Like he did last week in Brownsville, Texas, he invited Trump — “my predecessor” — to join him in urging Congress to pass the border security fund bill. This time, he took on Republicans more directly for killing the bill. “I’ll be darned,” he ad-libbed. “Look at the facts. I know you know how to read.”

Despite a record-breaking migrant influx during his presidency, Biden is trying to strike a contrast with the GOP front-runner on moral terms.

“I will not demonize immigrants saying they are ‘poisoning the blood of our country,’” Biden said. “I will not separate families.”

Prior to this year, Democrats had often seemed flat-footed on the border. Now, they’re going on offense as polls show it’s an increasingly important issue for voters.

Pro-Palestinian protests near Capitol end without arrests

The pro-Palestinian protest outside the Capitol that blocked streets for several hours ended tonight without incident.

No arrests were made. 

Union workers cheer Biden's shoutout

After Biden said, “Unions built the middle class,” a room full of members of the Eastern Atlantic States Regional Council of Carpenters started cheering. The labor union, which is based in Philadelphia, endorsed Biden.

politics political union
Emma Barnett / NBC News

Dasha Burns notes: This is the tone on immigration Dems were hoping to hear during his border visit, delivered better here in front of a jeering GOP.

Adds Garrett Haake: The Biden campaign should consider having the president travel with a bunch of booing House Republicans when he goes out on the campaign trail. He seems energized by playing the heel, WWE-style.

Biden talks up bipartisan border bill, responds directly to Republicans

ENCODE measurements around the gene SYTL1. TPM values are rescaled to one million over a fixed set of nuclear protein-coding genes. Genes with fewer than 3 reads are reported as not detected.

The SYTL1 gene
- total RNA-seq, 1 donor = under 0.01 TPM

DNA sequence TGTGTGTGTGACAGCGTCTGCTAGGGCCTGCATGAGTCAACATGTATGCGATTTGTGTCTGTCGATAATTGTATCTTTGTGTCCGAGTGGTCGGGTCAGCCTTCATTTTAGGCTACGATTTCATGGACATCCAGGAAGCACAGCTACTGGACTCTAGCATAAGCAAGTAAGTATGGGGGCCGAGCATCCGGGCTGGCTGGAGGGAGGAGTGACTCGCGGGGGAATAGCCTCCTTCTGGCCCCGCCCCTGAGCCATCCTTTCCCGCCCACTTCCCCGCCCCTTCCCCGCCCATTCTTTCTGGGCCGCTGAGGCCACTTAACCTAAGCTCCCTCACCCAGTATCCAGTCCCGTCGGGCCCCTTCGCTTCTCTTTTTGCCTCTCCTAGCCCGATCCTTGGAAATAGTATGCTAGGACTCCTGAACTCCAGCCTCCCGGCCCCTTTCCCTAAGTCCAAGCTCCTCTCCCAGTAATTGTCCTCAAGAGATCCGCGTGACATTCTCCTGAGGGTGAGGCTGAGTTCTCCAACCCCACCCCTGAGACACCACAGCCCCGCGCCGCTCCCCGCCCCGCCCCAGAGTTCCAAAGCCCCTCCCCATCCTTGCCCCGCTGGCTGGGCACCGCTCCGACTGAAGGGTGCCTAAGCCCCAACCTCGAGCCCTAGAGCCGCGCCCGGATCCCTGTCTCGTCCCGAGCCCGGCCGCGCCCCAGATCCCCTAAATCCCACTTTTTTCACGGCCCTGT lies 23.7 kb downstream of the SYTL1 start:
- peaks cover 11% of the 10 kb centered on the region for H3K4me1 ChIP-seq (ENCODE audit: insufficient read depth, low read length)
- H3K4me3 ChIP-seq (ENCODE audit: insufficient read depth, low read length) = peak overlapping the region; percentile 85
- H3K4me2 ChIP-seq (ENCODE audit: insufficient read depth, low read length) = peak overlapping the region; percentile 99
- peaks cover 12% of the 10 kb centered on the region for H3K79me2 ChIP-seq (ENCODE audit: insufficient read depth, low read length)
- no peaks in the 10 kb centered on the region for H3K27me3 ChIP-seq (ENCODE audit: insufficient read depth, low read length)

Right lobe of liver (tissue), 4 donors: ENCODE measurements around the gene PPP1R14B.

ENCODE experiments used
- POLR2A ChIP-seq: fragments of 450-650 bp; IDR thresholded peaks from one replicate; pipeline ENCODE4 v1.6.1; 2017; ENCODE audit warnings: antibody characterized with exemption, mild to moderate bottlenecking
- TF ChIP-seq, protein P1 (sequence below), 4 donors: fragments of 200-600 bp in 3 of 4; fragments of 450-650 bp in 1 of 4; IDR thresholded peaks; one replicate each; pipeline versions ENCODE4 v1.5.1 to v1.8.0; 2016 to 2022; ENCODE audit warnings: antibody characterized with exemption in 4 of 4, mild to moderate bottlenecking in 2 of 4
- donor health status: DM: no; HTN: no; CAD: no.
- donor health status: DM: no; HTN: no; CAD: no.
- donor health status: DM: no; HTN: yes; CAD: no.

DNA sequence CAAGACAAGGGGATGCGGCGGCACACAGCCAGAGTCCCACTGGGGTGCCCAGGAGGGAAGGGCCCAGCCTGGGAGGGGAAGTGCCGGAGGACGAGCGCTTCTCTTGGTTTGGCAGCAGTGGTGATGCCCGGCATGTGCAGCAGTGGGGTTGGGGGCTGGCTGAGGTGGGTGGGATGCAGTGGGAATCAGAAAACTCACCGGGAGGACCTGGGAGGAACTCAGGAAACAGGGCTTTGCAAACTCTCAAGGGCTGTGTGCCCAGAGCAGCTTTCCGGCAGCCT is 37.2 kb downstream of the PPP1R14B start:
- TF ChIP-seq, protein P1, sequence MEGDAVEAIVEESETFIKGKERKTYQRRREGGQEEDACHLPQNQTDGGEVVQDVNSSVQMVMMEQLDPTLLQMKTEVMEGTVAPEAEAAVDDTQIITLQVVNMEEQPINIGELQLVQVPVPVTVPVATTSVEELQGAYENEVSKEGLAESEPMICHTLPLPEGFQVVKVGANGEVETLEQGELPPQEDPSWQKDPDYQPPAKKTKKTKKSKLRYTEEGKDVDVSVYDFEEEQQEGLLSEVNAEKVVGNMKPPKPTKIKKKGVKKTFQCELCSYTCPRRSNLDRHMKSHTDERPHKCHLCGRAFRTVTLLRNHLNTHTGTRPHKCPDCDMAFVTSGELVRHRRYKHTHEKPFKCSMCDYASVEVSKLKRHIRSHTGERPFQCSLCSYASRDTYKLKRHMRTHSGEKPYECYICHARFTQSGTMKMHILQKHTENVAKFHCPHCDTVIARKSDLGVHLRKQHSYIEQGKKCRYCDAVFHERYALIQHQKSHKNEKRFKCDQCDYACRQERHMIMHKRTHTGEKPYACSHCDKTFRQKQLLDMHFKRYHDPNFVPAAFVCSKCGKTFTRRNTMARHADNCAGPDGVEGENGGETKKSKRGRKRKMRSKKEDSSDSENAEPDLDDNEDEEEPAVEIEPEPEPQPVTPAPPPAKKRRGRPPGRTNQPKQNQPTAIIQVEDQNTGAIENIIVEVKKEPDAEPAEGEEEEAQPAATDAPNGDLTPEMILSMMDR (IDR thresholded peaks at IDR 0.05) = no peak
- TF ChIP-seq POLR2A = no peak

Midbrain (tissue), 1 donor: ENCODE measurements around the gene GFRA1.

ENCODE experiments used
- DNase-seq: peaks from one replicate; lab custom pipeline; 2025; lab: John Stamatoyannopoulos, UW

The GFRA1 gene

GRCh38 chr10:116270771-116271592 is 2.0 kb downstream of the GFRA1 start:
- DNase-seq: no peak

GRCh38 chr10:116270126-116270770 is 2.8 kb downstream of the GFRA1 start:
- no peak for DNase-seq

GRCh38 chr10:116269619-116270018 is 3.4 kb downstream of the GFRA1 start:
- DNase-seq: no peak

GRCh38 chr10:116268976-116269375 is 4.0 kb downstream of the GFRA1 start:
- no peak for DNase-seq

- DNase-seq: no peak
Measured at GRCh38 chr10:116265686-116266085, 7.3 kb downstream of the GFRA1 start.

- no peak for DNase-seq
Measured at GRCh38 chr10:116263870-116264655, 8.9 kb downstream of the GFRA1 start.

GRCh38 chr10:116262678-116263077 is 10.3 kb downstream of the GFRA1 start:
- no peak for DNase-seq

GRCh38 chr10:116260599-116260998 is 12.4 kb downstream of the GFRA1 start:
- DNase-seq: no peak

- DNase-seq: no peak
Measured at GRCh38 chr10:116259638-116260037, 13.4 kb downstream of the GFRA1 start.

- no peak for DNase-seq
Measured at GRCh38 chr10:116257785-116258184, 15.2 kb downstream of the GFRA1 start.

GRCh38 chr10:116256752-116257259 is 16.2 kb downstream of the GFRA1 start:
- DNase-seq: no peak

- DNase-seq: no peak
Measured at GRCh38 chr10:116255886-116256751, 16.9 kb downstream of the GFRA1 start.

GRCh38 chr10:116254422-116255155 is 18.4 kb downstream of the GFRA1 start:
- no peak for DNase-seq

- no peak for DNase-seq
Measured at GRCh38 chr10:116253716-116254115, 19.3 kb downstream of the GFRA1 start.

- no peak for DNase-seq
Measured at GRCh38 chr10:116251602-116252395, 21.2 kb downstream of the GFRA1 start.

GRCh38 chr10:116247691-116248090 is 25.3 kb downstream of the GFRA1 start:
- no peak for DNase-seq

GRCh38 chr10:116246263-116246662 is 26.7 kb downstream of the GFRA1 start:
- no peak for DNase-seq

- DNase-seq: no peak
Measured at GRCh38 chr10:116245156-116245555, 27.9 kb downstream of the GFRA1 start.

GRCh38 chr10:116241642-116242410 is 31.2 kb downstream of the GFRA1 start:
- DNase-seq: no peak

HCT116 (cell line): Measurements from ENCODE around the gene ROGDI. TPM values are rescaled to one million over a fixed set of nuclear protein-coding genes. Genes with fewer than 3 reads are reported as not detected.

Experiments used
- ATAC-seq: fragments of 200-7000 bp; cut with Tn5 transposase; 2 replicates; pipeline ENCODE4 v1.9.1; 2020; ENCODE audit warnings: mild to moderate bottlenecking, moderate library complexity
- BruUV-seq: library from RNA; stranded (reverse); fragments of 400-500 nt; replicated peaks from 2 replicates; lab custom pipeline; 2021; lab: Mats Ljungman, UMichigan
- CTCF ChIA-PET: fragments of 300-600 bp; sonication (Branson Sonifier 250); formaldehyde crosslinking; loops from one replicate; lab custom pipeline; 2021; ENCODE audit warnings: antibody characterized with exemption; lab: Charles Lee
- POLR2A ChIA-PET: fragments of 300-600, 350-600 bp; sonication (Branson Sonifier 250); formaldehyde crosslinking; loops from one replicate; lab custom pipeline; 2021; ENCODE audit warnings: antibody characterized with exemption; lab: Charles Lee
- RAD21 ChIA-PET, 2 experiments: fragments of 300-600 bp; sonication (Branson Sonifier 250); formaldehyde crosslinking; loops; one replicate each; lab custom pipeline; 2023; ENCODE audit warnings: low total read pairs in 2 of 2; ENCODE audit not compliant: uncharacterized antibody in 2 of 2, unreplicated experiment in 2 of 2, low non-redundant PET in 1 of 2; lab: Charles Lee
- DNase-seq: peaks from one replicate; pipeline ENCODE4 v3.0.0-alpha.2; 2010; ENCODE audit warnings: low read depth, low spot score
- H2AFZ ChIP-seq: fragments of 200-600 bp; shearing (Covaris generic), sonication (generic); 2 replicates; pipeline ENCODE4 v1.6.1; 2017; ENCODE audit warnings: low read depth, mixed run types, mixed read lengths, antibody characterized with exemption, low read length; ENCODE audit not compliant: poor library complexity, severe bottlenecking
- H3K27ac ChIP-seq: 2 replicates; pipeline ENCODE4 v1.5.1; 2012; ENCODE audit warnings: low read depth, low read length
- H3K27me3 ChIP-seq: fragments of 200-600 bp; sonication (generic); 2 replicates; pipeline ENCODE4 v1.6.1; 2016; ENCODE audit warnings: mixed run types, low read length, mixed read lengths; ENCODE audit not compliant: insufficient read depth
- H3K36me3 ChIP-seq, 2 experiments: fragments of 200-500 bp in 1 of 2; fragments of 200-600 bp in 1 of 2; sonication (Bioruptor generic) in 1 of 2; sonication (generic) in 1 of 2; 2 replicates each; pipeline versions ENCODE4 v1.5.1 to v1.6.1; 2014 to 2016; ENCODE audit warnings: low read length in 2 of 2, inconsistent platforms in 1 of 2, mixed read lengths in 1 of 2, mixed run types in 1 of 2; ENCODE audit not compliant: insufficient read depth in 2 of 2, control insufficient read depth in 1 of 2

Biden criticized Republicans for blocking the Senate bipartisan border bill and took on naysayers in the chamber directly.

Sen. James Lankford, R-Okla., mouths, “That’s true,” as Biden details what’s in his bipartisan border bill.

Biden hasn't yet mentioned Israel-Hamas war

Biden has still not mentioned the Israel-Hamas war in Gaza. Meanwhile, there are protests outside demanding an immediate cease-fire.

Biden boosts Sen. Bob Casey ahead of re-election bid

Some top-of-the-ticket endorsements for a key down-ballot candidate. Biden asks Congress to pass “Bobby Casey’s” bill on “shrinkflation.” The Pennsylvania senator, a fellow Scranton native, is on the ballot in November in a race that could be key to the Senate majority.

Thirty-eight minutes into a speech that opened with Ukraine, Putin’s invasion and the importance of democracy — but not a word yet about Gaza and the failure so far to get a cease-fire or a hostage release deal. Not the best-selling point for the Biden foreign policy ...

What is that thing in front of Speaker Johnson?

Allie Raffa

The object in front of Johnson on the rostrum is a 200-year-old inkstand.

From the House's website: “The inkstand is considered the oldest surviving artifact of the House and was made between 1810 and 1820. Although its origins are mysterious, it most likely came into the House around 1819. The inkstand is stamped with the mark of J. Leonard, a Washington silversmith and watchmaker. It contains three replacement crystal inkwells and is adorned on both sides by swags and eagles. The feet of the tray take the form of fasces with snakes winding around them, classical symbols of unity and wisdom, respectively.”

Biden tries to get out ahead of Trump tax cuts fight

The Trump tax cuts expire during the next term (either Biden’s or Trump’s), so this is Biden wanting to make the Trump tax cuts a negative in the fall.  

Biden's ad-libs can cut both ways

Hallie Jackson

Kristen Welker and Hallie Jackson

Kristen Welker says: Biden's ad-lib about getting on Air Force One didn’t pay off — a reminder that ad-libbing can be very dicey.